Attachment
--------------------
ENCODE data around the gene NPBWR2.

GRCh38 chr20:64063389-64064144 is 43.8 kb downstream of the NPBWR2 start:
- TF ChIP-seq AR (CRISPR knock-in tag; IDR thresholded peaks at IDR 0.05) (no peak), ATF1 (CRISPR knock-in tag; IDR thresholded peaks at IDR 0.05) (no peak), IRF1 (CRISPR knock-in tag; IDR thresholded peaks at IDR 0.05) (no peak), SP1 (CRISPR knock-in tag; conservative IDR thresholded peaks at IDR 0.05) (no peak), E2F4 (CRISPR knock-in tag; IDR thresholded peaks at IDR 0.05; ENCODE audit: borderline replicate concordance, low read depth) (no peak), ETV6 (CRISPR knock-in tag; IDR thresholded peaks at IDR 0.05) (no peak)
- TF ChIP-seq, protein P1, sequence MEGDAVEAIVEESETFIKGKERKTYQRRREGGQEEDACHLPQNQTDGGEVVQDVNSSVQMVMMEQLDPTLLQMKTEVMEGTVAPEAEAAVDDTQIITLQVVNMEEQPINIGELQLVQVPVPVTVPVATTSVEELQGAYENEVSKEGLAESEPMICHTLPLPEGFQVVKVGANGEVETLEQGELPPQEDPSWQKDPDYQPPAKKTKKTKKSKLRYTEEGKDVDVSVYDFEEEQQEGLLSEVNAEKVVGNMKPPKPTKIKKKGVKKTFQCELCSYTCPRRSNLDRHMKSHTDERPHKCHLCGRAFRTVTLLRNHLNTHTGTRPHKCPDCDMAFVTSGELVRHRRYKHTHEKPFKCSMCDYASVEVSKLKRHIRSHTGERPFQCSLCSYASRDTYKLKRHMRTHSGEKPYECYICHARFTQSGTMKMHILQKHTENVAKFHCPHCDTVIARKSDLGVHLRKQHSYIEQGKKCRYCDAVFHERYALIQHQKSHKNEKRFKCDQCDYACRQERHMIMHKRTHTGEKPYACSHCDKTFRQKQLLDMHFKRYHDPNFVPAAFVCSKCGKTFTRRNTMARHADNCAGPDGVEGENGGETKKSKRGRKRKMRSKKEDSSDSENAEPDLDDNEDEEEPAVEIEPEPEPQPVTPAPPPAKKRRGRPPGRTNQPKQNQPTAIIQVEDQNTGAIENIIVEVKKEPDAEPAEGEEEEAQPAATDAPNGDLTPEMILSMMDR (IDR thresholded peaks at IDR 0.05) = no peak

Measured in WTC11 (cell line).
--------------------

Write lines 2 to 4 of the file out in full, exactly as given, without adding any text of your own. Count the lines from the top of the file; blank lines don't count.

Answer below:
GRCh38 chr20:64063389-64064144 is 43.8 kb downstream of the NPBWR2 start:
- TF ChIP-seq AR (CRISPR knock-in tag; IDR thresholded peaks at IDR 0.05) (no peak), ATF1 (CRISPR knock-in tag; IDR thresholded peaks at IDR 0.05) (no peak), IRF1 (CRISPR knock-in tag; IDR thresholded peaks at IDR 0.05) (no peak), SP1 (CRISPR knock-in tag; conservative IDR thresholded peaks at IDR 0.05) (no peak), E2F4 (CRISPR knock-in tag; IDR thresholded peaks at IDR 0.05; ENCODE audit: borderline replicate concordance, low read depth) (no peak), ETV6 (CRISPR knock-in tag; IDR thresholded peaks at IDR 0.05) (no peak)
- TF ChIP-seq, protein P1, sequence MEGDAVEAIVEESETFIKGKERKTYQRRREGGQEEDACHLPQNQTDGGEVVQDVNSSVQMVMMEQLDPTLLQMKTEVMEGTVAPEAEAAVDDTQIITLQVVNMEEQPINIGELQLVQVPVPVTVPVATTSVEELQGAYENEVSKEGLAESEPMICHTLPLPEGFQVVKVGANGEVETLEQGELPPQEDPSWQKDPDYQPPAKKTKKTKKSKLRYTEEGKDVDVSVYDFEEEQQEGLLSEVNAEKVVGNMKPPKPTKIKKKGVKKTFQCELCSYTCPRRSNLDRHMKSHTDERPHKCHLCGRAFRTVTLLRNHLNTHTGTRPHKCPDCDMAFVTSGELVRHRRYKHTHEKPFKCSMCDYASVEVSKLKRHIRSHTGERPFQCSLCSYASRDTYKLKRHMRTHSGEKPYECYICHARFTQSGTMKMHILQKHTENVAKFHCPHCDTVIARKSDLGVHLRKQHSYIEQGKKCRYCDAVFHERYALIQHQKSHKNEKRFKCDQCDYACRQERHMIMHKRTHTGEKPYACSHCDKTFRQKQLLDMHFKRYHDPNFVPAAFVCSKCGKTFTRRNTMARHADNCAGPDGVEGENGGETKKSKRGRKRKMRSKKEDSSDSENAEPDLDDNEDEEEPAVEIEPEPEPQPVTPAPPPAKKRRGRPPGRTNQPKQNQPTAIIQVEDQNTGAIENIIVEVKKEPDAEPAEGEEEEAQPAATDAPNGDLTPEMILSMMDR (IDR thresholded peaks at IDR 0.05) = no peak